Wednesday, November 12, 2008

Mermaid of the Pacific

On Breed Street, just north of Cesar Chavez Boulevard, by the entrance to the Bank of America parking lot, a taco truck named La Sirena del Pacifico is parked. It specializes in seafood, or mariscos. On the front of the truck, a sign describes the seafood as prepared in the style of Colima.

Colima is a small state on the Pacific coast of Mexico, with great beaches for surfing, mountains, forests and parks, and the most active volcano in Mexico. Its city Manzanillo is Mexico's principle deep-sea port, handling international shipping - and it is an important fishing port as well.

Here, a shapely and beautiful mermaid, wearing a pink bikini top and a strand of pearls, displays a platter of fish tacos, as she lounges on the beach beneath a couple of coconut palms. Her muscular fish-tail with its large fins gives a sense of the power of this sea-siren.

Mermaids appear in folktales and legends of almost all the worlds cultures, from the Assyrian half-fish goddess Atagaris, to the mermaids of the cold Baltic Sea. In France they tell of the fairy Melusine, half woman half serpent. In Java there are legends of a mermaid queen, Nyi Roro Kidul and the Japanese tell stories of the ningyo, human-faced sea creatures. Gorgons or sirens appear in Greek mythology and the story of Odysseus.

The figure of a mermaid or La Sirena is a powerful one in the culture of the Caribbean, Mexico, and Africa. Brought by slave traders and merchant seamen, she is Mami Wata, the mother water of West Africa, who inhabits rivers and seduces fishermen and boatmen. Her image in popular culture has been shaped by a variety of sources. 16th century African artists and craftsmen saw the female figureheads of European sailing ships, and adapted the ideas to depictions of their own female water spirits. A German circus printed chromo-lithographs of a Samoan woman who had a snake-charming act - this image traveled back to Africa and shaped later images of Mami Wata. Indian immigrants to Africa brought pictures of Hindu gods that also influenced the way she was depicted.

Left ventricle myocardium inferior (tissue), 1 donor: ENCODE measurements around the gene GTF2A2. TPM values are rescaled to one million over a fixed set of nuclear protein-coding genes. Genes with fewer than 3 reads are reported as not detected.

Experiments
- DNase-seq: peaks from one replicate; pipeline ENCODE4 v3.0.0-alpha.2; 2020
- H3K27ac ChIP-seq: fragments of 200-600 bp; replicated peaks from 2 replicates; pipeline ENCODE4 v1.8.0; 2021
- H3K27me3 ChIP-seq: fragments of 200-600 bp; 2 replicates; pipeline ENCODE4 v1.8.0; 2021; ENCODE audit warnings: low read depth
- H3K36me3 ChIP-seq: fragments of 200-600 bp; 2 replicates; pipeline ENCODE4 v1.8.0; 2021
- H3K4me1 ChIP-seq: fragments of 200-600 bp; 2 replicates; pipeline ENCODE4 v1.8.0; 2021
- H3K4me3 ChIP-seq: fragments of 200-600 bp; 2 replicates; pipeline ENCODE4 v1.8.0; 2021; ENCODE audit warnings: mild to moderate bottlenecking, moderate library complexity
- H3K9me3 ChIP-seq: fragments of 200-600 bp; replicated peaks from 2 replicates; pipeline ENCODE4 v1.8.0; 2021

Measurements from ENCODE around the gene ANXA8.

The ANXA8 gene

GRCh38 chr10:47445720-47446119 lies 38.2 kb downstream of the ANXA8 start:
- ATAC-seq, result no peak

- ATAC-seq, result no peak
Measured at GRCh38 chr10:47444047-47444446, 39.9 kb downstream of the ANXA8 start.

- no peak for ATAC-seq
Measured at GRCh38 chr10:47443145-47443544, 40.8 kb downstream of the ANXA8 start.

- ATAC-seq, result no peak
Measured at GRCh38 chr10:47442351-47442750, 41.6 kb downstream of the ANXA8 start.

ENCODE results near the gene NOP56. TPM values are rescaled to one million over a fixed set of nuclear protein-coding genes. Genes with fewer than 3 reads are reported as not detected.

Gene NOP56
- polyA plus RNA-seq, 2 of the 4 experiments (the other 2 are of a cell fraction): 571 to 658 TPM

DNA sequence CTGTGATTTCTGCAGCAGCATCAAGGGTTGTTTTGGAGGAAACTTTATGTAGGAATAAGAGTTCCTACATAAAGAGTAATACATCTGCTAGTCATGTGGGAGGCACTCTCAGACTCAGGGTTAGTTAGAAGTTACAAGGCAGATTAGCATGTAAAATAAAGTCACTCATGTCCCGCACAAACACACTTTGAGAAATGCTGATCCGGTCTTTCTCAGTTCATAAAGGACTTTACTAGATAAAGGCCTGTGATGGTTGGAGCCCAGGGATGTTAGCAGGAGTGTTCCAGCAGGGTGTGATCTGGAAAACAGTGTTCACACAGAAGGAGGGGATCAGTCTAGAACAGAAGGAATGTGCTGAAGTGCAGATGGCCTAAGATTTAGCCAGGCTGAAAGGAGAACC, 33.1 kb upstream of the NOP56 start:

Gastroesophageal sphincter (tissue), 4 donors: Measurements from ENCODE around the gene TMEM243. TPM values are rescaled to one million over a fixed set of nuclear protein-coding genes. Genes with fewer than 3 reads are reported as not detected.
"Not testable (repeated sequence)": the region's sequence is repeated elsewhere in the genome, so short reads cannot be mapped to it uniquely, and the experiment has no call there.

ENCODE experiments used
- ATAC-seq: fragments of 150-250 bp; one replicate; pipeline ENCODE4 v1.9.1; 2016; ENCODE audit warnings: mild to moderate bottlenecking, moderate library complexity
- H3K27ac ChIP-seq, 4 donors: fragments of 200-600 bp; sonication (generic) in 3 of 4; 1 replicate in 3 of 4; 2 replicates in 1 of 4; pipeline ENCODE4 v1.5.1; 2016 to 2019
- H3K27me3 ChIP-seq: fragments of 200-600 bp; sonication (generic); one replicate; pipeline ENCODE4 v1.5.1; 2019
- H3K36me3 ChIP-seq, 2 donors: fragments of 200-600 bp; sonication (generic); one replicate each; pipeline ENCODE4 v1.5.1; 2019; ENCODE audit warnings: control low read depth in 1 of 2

She is Yemaya, the Yoruba mother-goddess of the ocean In Brazil she is Yemanja, celebrated by fishermen as the Queen of the Ocean. Sometimes a fish, and sometimes a scaled snake, she is Santa Marta la Dominadora, the saint who tamed a dragon. She appears in Mexican loteria cards as The Siren, and as an image for marketing.

She appears in many places, even unexpected ones.

She is powerful, sensual, seductive. Vain, she often carries a hand mirror to gaze into - or wears a pretty necklace, like our taco-truck mermaid.

But enough of this. Let's eat.

I love stepping underneath the blue shade of an unfolded awning of a taco truck, and looking up at the order window and the menu. La Sirena del Pacifico's menu offered a wide variety of seafood. There were cocktails of shrimp, octopus, clams, oysters, abalone, and campechana, or mixed seafood cocktails. There were fish or shrimp tacos, seafood soup, and tostadas with ceviche or shrimp or a mixture of both.

I ordered a taco de camaron - it was only $3.00, and I asked the proprietor if I could take pictures of his truck's paintings while I waited.

As I waited I realized how hungry I was - I had spent the day exploring, without stopping for lunch. When I got my taco, I took it to my car and opened up the styrofoam clamshell right there in the driver's seat. It smelled wonderful!

A thick blanket of crema mixed with a salsa rojo was spread over the shrimp and chopped cabbage that were nestled there on top of two corn tortillas. I squeezed a little lime on it, and stuck my fork through the sauce and brought up a shrimp.

They were perfect-sized shrimp - not too tiny, and not too big. Nicely breaded and freshly fried - they were still hot to the tongue and with a gritty bite, the fried cornmeal breading just starting to soak up the chile-laced crema and the lime juice. The cabbage was sweet and crunchy, a perfect contrast to the hot shrimp.

There must have been at least ten shrimp on my $3 taco. It was absolutely delicious!! I sat there in the parking lot, in my car, and ate, savoring each bite of fried shrimp, each creamy forkful of cabbage. Yum.

If you hear La Sirena singing alluringly to you - think about it. She may be serving tacos. That kind of enchantment is worth it.


KathyR said...

Yum! That looks amazing. And La Sirena looks like she could kick some butt with that fish tail.

Queenly Things said...

Tacos de camaron - love on a tortilla. Cocteles de camaron - with a squirt of fresh lime, heavenly. Abulon - for $4, amazing.

Liz said...

Oh my gosh. I bet that was oh so good. I used to get tamales at a place like that, they were the best I've ever had.

Cha Cha said...

My one true love in this life is FISH TACO. Your post literally made me drool. Yum!!

Trannyhead said...


That looks divine.

PS - I am revealing the meaning of the green beans in tomorrow (Thursday's) post.